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Concord man accused in overdose death indicted on other drug charges

  • Spencer Grayson —Courtesy



Monitor staff
Wednesday, January 31, 2018

A Concord man accused of providing a lethal dose of drugs to another man this past summer has been indicted on unrelated drug charges.

Spencer Grayson, 21, faces two counts of acts prohibited for allegedly selling methamphetamine to an undercover Concord police officer on two occasions in September. He faces an additional count of the same charge for a similar drug deal that involved fentanyl, according indictments handed up Friday by a Merrimack County grand jury.

Prosecutors allege Grayson continued to deal months after selling to 30-year-old Ryan Smith, who fatally overdosed on July 26. That morning, Grayson and Smith had shot up in a wooded area behind Cumberland Farms on North Main Street in Concord; both men lost consciousness, but Smith could not be revived, according to an affidavit prepared by Detective Brian Womersley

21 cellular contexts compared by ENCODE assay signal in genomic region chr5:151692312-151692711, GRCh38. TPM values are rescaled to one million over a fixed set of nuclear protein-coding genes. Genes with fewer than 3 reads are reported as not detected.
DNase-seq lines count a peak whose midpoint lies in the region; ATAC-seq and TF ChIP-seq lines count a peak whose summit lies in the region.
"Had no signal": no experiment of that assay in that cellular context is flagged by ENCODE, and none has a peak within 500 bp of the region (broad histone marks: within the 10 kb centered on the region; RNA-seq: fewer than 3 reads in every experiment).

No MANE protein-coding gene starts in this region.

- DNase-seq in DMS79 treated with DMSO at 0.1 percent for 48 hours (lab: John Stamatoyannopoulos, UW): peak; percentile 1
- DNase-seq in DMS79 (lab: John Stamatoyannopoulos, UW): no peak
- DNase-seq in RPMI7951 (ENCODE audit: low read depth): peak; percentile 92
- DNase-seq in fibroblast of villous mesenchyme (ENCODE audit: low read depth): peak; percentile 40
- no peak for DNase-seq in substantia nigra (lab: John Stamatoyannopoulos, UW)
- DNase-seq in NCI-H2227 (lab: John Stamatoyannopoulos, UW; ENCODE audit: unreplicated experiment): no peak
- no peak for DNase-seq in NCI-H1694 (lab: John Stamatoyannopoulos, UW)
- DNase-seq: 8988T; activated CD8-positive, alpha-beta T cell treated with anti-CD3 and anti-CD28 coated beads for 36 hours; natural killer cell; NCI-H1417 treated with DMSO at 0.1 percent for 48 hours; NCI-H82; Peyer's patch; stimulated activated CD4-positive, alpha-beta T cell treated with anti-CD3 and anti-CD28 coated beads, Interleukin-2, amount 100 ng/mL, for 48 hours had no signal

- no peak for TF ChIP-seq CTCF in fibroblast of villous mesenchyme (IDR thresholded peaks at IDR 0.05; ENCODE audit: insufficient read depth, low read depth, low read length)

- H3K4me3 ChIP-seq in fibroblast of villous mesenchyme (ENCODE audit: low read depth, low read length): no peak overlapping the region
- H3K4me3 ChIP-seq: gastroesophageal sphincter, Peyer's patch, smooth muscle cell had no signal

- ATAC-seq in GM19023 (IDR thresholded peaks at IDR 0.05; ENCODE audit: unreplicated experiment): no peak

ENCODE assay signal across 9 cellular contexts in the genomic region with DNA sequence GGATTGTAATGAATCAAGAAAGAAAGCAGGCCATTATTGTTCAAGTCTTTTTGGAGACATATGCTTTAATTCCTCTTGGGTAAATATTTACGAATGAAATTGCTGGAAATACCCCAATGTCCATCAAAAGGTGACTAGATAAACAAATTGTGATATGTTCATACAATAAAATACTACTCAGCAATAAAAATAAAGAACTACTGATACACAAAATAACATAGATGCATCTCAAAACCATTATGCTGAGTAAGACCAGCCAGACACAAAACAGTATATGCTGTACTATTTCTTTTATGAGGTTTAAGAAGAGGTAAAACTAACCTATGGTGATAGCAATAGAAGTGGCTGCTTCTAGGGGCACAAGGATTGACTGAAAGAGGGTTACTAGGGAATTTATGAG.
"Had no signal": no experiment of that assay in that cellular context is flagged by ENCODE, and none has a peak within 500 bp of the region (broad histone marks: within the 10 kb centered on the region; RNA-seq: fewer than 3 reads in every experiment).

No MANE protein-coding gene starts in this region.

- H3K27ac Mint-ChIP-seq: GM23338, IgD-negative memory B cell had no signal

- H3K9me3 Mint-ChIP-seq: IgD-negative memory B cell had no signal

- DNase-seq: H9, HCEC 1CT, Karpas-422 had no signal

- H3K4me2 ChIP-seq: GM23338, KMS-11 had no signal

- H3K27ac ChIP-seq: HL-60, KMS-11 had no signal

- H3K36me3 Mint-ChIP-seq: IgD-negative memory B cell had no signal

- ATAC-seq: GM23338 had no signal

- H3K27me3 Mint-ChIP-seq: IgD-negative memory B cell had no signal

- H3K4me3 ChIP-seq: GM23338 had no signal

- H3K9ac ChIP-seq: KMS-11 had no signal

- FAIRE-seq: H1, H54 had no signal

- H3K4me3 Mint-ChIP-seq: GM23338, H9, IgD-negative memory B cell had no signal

The state medical examiner concluded that Smith died of acute intoxication by fentanyl and methamphetamine.

Grayson faces charges of acts prohibited for selling Smith the drugs that took his life. As of Tuesday, a grand jury had not handed up indictments in that portion of the case.

Days before his death, Smith had agreed to watch Grayson’s back and, in exchange, Grayson agreed to sell Smith methamphetamine at a cut-rate price, the affidavit says.

Police reviewed social media posts, cellphone records and interviewed Grayson as part of the investigation. When pressed about the source of the drugs that killed Smith, Grayson replied “he did not want to ‘rat’ out his dealers,” according to the affadavit.

“Grayson said he did not want to be a ‘rat’ and felt that the overdose was solely Ryan’s own fault,” Womersley writes.

Grayson went on to tell police he did not believe a dealer should be held accountable for a buyer’s overdose, and that he was not willing to help police identify the drug source, the affidavit says.

Grayson’s arrest is part of a statewide push by the New Hampshire Attorney General’s Office to hold dealers accountable in overdose deaths. The case is the second of its kind to be prosecuted in the Capital City.